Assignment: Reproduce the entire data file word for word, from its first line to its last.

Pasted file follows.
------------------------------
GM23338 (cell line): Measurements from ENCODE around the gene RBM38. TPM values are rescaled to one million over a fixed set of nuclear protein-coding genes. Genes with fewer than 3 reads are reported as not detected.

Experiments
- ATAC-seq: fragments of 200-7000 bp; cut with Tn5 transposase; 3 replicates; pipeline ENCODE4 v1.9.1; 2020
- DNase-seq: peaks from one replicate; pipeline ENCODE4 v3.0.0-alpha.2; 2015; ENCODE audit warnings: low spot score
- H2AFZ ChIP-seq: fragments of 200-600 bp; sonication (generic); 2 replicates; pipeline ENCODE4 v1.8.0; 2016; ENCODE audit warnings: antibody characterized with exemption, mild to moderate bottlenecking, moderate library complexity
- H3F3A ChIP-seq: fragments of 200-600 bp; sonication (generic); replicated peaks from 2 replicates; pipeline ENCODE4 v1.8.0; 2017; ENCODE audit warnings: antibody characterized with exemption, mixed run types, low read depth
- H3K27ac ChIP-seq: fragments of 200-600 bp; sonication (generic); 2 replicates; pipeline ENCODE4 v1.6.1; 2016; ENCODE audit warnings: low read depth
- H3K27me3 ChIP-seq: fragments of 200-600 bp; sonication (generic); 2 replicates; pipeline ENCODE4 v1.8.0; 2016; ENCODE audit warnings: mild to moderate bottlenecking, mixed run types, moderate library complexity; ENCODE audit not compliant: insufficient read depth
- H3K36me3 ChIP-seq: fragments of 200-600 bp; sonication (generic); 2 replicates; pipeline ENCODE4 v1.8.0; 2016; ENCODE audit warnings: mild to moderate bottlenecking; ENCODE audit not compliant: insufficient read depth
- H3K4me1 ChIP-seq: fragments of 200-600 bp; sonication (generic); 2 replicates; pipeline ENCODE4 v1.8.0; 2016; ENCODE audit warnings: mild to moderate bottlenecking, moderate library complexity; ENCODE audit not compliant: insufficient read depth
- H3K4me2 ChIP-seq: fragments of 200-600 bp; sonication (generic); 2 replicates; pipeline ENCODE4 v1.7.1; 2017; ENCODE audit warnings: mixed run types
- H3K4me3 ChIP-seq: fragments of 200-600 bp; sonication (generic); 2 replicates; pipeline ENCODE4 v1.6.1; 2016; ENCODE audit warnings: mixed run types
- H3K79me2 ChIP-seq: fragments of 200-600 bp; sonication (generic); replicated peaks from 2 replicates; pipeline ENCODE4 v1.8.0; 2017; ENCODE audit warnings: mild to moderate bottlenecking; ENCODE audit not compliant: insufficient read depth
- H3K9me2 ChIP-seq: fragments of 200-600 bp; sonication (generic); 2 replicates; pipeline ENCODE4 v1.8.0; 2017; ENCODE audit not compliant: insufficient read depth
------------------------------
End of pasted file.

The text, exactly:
GM23338 (cell line): Measurements from ENCODE around the gene RBM38. TPM values are rescaled to one million over a fixed set of nuclear protein-coding genes. Genes with fewer than 3 reads are reported as not detected.

Experiments
- ATAC-seq: fragments of 200-7000 bp; cut with Tn5 transposase; 3 replicates; pipeline ENCODE4 v1.9.1; 2020
- DNase-seq: peaks from one replicate; pipeline ENCODE4 v3.0.0-alpha.2; 2015; ENCODE audit warnings: low spot score
- H2AFZ ChIP-seq: fragments of 200-600 bp; sonication (generic); 2 replicates; pipeline ENCODE4 v1.8.0; 2016; ENCODE audit warnings: antibody characterized with exemption, mild to moderate bottlenecking, moderate library complexity
- H3F3A ChIP-seq: fragments of 200-600 bp; sonication (generic); replicated peaks from 2 replicates; pipeline ENCODE4 v1.8.0; 2017; ENCODE audit warnings: antibody characterized with exemption, mixed run types, low read depth
- H3K27ac ChIP-seq: fragments of 200-600 bp; sonication (generic); 2 replicates; pipeline ENCODE4 v1.6.1; 2016; ENCODE audit warnings: low read depth
- H3K27me3 ChIP-seq: fragments of 200-600 bp; sonication (generic); 2 replicates; pipeline ENCODE4 v1.8.0; 2016; ENCODE audit warnings: mild to moderate bottlenecking, mixed run types, moderate library complexity; ENCODE audit not compliant: insufficient read depth
- H3K36me3 ChIP-seq: fragments of 200-600 bp; sonication (generic); 2 replicates; pipeline ENCODE4 v1.8.0; 2016; ENCODE audit warnings: mild to moderate bottlenecking; ENCODE audit not compliant: insufficient read depth
- H3K4me1 ChIP-seq: fragments of 200-600 bp; sonication (generic); 2 replicates; pipeline ENCODE4 v1.8.0; 2016; ENCODE audit warnings: mild to moderate bottlenecking, moderate library complexity; ENCODE audit not compliant: insufficient read depth
- H3K4me2 ChIP-seq: fragments of 200-600 bp; sonication (generic); 2 replicates; pipeline ENCODE4 v1.7.1; 2017; ENCODE audit warnings: mixed run types
- H3K4me3 ChIP-seq: fragments of 200-600 bp; sonication (generic); 2 replicates; pipeline ENCODE4 v1.6.1; 2016; ENCODE audit warnings: mixed run types
- H3K79me2 ChIP-seq: fragments of 200-600 bp; sonication (generic); replicated peaks from 2 replicates; pipeline ENCODE4 v1.8.0; 2017; ENCODE audit warnings: mild to moderate bottlenecking; ENCODE audit not compliant: insufficient read depth
- H3K9me2 ChIP-seq: fragments of 200-600 bp; sonication (generic); 2 replicates; pipeline ENCODE4 v1.8.0; 2017; ENCODE audit not compliant: insufficient read depth